Headlines Feb. 9, 2022
Headlines — February 09, 2022 Shannon Young
King Soopers on Table Mesa to Open Today
The King Soopers grocery store in Boulder that was the site of a mass shooting nearly a year ago is set to reopen today. The store has been redesigned, according to the Daily Camera, including a space for a memorial garden honoring the 10 people who were killed March 22. Employees of the store and community members gave their thoughts about the redesign. A ceremony will be held at 9 this morning.
Earlier Warning Signs about Suspect Arrested in Boulder for Making Threats
There were early warning signs about the behavior of the man who was arrested in Boulder last week after he allegedly sent an 800-page document threatening violence.
31 year-old Matthew Harris was arrested last Tuesday by Boulder Police after they evacuated schools and issued shelter in place orders for residents in the vicinity of 900 Broadway. Officials at UCLA had notified Boulder that a former lecturer had made threats against people in the Philosophy department there.
The Associated Press reports that Harris was described by former classmates in graduate programs at Duke and Cornell as engaging in harassment of some women, and at least one case of sexual harassment. Current and former students at those schools, and UCLA claim that all three institutions were negligent in allowing Harris’ conduct.
Harris appeared in federal court in Denver yesterday and did not speak. A judge ordered that he remain in custody at least until his next hearing in about two weeks.
Some Urge BVSD to Drop Mask Mandate
At yesterday’s Boulder Valley School District Board meeting, some parents urged officials to drop mask requirements. However, the Daily Camera reports that the district has said they will continue to follow health guidance. Currently Boulder County Public Health mandates masks for students two and older, and for staff in schools and childcare facilities. That requirement also applies to St. Vrain Valley schools.
While cases are decreasing in Boulder County and the state, a member of the Colorado’s COVID-19 modeling team said on Monday that it is premature to get rid of masks because the virus remains widespread, and many children are unvaccinated. Additionally, the American Academy of Pediatrics continues to recommend masks for everyone over two in schools. As of February 1, Boulder County’s positivity rate had dropped to just over 13 percent from over 24 percent about a month earlier.
The Boulder Valley board has scheduled an update from health officials on February 22.
Mesa County Clerk Arrested
The embattled clerk and recorder in Mesa County was arrested yesterday on allegations that she used an iPad to record a court hearing on Monday. Tina Peters was in the courtroom during a criminal hearing in the case against her deputy clerk. Peters told the judge she was not recording the proceedings, after the he had told those in the courtroom that he would take action against someone if they were doing so.
9News reports an arrest warrant describes witnesses in the courtroom seeing Peters using the device either to record the hearing or attempt to record it and stopped when she was discovered. If Peters did lie to the judge, she could be charged with giving false information to a public official in an attempt to influence him which is felony.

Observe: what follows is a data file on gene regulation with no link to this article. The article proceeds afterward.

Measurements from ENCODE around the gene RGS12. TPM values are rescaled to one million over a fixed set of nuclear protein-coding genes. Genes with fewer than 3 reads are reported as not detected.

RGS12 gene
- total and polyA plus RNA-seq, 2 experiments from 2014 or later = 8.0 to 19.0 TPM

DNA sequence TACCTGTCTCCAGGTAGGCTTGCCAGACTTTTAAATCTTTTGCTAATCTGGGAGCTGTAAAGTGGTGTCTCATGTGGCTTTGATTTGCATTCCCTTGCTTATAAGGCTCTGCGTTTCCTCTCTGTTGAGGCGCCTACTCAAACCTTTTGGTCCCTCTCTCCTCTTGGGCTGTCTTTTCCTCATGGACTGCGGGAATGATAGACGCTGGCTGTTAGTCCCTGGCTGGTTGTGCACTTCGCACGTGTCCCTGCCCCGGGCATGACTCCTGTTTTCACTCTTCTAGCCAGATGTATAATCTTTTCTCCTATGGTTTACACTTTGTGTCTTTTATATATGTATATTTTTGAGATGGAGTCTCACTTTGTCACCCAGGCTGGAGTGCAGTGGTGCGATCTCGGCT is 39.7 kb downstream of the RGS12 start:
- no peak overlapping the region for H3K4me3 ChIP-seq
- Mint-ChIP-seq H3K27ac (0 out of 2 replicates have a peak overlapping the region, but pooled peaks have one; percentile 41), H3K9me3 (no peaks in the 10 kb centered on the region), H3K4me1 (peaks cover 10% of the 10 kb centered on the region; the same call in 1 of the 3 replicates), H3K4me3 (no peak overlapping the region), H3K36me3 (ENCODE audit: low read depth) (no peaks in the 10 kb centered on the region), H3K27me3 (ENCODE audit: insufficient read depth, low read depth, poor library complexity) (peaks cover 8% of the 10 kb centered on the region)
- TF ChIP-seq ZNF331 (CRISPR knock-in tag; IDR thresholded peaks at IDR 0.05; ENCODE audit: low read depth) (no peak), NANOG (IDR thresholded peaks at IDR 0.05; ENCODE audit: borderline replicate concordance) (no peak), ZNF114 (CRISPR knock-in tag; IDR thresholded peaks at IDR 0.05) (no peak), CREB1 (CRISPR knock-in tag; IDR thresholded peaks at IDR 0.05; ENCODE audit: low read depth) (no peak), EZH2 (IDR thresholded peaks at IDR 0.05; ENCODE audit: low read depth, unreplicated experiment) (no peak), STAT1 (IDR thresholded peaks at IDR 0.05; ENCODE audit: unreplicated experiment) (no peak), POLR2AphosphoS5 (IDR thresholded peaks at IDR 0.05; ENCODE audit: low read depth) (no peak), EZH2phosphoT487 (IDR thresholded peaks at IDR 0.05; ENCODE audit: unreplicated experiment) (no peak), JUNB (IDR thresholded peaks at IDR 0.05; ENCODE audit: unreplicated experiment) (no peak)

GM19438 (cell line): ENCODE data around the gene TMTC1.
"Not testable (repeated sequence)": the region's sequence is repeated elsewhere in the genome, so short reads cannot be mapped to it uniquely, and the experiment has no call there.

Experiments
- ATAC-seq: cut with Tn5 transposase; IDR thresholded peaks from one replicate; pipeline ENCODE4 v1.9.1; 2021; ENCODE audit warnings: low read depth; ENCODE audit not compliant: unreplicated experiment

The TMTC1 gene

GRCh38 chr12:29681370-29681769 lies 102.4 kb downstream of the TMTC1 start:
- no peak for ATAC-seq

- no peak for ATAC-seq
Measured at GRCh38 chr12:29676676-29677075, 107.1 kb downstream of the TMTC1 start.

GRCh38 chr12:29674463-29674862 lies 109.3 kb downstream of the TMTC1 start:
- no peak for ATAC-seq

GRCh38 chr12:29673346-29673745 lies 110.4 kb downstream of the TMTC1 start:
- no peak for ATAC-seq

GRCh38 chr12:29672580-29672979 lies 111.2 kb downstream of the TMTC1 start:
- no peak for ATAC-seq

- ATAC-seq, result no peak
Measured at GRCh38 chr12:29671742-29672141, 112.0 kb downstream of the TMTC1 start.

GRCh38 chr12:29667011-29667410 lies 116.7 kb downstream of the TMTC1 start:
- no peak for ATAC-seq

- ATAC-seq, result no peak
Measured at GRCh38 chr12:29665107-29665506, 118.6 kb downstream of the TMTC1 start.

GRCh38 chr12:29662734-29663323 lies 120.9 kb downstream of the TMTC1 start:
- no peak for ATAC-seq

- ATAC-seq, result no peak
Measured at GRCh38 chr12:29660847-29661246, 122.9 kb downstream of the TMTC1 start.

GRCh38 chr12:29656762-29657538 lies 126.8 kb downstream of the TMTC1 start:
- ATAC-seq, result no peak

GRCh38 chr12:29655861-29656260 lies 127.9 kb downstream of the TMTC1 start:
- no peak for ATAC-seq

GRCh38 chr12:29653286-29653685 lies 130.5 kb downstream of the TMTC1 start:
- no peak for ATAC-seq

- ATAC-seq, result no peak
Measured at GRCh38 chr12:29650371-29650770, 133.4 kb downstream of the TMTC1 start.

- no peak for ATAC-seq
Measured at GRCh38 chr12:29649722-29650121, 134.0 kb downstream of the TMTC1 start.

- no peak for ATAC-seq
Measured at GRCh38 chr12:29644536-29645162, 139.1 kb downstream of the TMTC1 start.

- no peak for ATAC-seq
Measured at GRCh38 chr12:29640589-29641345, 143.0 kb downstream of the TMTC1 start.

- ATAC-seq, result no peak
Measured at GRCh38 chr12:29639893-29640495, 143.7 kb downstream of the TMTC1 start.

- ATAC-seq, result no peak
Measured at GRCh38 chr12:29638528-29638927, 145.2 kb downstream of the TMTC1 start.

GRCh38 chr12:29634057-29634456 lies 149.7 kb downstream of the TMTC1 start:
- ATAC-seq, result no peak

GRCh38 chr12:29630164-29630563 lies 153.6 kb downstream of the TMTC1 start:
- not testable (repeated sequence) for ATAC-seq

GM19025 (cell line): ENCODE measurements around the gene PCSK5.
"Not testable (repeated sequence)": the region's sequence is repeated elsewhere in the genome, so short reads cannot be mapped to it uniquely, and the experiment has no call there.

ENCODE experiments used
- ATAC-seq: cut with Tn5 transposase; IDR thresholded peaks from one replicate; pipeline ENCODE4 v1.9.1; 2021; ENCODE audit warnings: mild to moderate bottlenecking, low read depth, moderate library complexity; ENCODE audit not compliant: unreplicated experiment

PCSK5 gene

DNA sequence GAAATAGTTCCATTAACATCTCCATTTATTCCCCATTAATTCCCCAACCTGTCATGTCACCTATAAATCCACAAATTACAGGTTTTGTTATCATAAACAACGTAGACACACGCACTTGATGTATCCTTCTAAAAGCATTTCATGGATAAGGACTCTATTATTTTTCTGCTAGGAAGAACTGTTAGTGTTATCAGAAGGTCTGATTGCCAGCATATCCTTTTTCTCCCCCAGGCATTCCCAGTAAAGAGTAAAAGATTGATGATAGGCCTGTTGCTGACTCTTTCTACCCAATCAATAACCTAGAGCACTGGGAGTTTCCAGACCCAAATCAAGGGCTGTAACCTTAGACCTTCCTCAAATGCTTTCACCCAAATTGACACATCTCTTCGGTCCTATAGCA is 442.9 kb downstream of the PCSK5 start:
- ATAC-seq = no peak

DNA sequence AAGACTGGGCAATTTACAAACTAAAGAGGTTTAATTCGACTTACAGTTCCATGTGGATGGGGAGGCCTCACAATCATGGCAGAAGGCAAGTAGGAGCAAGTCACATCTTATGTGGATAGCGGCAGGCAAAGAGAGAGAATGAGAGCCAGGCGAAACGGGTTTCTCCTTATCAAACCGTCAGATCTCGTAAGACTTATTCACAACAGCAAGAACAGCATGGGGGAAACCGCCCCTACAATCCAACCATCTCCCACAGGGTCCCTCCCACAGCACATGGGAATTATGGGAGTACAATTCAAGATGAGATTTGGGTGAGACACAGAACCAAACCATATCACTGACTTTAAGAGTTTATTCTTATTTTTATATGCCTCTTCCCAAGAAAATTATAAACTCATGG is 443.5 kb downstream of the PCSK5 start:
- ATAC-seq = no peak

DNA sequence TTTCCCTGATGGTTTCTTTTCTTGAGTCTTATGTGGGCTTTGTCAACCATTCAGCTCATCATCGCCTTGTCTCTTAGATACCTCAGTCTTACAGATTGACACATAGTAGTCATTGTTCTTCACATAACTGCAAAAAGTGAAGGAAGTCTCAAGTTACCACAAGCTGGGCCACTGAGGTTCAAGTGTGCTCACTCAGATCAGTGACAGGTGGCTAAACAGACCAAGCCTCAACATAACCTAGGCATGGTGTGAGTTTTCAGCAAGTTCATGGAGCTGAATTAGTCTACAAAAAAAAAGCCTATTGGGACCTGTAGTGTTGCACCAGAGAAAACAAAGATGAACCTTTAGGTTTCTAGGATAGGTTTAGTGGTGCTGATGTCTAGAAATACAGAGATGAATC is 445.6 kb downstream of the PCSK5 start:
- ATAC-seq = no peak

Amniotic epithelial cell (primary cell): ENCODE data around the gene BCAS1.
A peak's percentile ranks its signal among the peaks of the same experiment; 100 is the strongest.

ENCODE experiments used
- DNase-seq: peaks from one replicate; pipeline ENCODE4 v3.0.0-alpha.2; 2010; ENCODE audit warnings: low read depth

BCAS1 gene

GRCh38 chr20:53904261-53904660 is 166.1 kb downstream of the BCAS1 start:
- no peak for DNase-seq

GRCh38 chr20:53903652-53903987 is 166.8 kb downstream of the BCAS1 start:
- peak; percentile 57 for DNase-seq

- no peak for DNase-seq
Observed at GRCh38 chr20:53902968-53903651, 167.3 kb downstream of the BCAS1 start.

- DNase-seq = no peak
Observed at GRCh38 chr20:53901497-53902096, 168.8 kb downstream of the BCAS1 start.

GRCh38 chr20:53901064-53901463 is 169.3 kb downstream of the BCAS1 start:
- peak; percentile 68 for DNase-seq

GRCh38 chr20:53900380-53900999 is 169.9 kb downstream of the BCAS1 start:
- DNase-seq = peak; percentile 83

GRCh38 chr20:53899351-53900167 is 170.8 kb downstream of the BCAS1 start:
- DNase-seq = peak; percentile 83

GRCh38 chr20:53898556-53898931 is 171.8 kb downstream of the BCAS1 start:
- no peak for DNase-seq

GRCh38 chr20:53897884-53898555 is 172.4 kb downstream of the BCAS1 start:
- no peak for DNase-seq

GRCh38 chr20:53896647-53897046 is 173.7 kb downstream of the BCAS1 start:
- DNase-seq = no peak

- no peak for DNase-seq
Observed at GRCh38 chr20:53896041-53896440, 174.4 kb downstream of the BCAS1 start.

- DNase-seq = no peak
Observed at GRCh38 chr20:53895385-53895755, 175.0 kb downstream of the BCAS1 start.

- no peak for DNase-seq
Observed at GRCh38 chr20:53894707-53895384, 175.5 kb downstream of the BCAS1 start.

Peters, a Republican, is being investigated by various agencies since last year, one of which is by a grand jury into alleged tampering with election equipment, including that Peters allowed unauthorized access to machines during an update of software.
The Grand Junction Daily Sentinel reports that, another arrest warrant is to be issued for Peters, alleging that she obstructed justice when she interfered with officers’ attempts to seize her iPad.
Colorado Springs Settles Police Shooting Case
The city of Colorado Springs will pay nearly $3 million to settle a civil lawsuit brought by the family of De’Von Bailey, a 19-year-old Black man who was shot in the back four times by police in 2019. The killing sparked many protests.
A grand jury investigated the two officers’ conduct in the incident but, according to the Gazette, rejected filing charges.
Without admitting wrongdoing, the city also agreed to engage anti-bias training so that race plays no role in officers’ perceptions of risk. It also requires the city to identify personnel who may require training, and to improve performance, among other measures.
In a statement, Bailey’s mother, Delisha Searcy said that she hoped the settlement would prevent similar deaths.
Mari Newman an attorney for the family said that the very fact that so many big cases are being brought against the city of Colorado Springs demonstrates that they need to change their conduct. The city paid $175,000 last week to end an excessive force case that arose out of a Black Lives Matter protest in 2020, and it also agreed to pay a settlement in another racial discrimination case last year.
Superior Won’t Use Water from Reservoir for Now
The Town of Superior has announced that it is bypassing its reservoir in order to determine why the water is still tasting and smelling like smoke since the Marshall Fire at the end of December. KDVR reports that both CU and CSU have tested water samples over the last few weeks. Superior’s public works director said that light to moderate smoke was detected; however, the water is not toxic and is safe to drink. Still complaints are still being received.
Water will be supplied from the Northern Water Pipeline to their treatment plant, a temporary fix, which could last months.
Headlines — February 09, 2022 Shannon Young